On a scorching day, Mayor Kurt L. Schmoke and the president of Gallaudet University stood on a hill high above Frederick Avenue in Southwest Baltimore and broke ground for a first-of-its-kind project: a large, gated community exclusively for elderly deaf and hard-of-hearing people from all over the world.
Eight months later, construction is stalled, and the future of Wyndholme Village is in doubt, according to employees and a letter posted on the project's Web site.
Developers have received deposits from fewer than 35 people for the 180 units in the first phase of a $150 million project that could include 928 luxury condominiums. Wyndholme is $6 million in debt. And two key lenders are no longer backing Wyndholme.
According to the letter, Cornerstone Private Capital, a Denver-based firm that had pledged to loan $7.1 million to the project, suffered an internal embezzlement scandal last fall and was forced to freeze its outside investments, including one in Wyndholme.
Cornerstone executives did not return telephone calls yesterday.
Worried about that loss of funds, another Wyndholme lender pulled out and initiated foreclosure proceedings. A public auction of the property has been scheduled for March 17.
"Failure of this community specifically designed for deaf and hard-of-hearing seniors would be a devastating blow," wrote Jim Lancelotta, Wyndholme Village's managing partner, in the letter, which was widely circulated in the deaf community. "I need your help to continue."
If it is built, Wyndholme Village would be the nation's first private housing community exclusively for the elderly deaf, and the largest deaf community of its kind, according to industry experts.
From the beginning, Wynd- holme's size has encouraged doubters. The next biggest deaf community, Columbus Colony in Ohio, has one-third as many units.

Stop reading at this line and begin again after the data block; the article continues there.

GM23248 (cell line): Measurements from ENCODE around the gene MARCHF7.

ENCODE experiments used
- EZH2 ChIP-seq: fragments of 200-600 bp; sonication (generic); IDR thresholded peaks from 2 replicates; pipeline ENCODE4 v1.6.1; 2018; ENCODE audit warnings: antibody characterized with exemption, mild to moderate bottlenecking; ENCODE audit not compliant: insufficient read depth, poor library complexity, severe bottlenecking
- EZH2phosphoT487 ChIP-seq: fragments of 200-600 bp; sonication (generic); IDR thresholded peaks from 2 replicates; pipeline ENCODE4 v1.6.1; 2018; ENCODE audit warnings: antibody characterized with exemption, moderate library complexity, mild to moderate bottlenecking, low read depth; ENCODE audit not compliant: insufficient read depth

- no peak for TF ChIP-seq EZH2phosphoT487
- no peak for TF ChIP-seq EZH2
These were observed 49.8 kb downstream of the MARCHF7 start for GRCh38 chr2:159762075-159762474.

But when proposed in 1996, Wyndholme was embraced by the city, which quickly approved plans for the site. Hopes were high for unit sales.
An estimated 300,000 deaf or hard-of-hearing seniors live in Maryland, and the Baltimore-Washington area is home to the Social Security Administration, a leading employer of the deaf, and Gallaudet, the educator of many of America's deaf leaders. The 1990s, with the deaf earning a greater acceptance in mainstream life, have seen a growing counter-movement to preserve "deaf culture" through the promotion of segregated facilities.
Deaf historian Jack Gannon predicted Wynd-holme would become a national model.
Despite increasing worries about the future, Lancelotta and Wyndholme staff promise they will be able to win new financial backing before the land is auctioned. Michael Cavey, an executive vice president of Lancelotta and Associates, says an aggressive search is under way for financiers who could help with the debt.
Barbara Willigan, the former Gallaudet administrator who is Wyndholme's executive vice president for operations, is recruiting prospective residents and deposits with trips planned to Atlanta; San Diego; Orlando, Fla.; Boston; and Brisbane, Australia.
Before the project began, Wyndholme's property -- at 24 acres, one of the largest single-family residences in the city -- belonged to Lancelotta's parents, Jerry and Grace. Growing up, Grace Lancelotta had been the only hearing person in her family, and she became an early advocate of turning the land into a deaf community.
Today, the white three-story Colonial home of the Lancelottas still stands. Two large areas of the sloping lawn have been leveled and prepared for construction. A pile of dirt sits behind the house, and a pavilion used for activities for deaf seniors is complete.
For now, the site's only inhabitants are Jerry Lancelotta's dogs, Nicky and Caesar, who bark at the cars that drive up the hill.
Pub Date: 2/26/99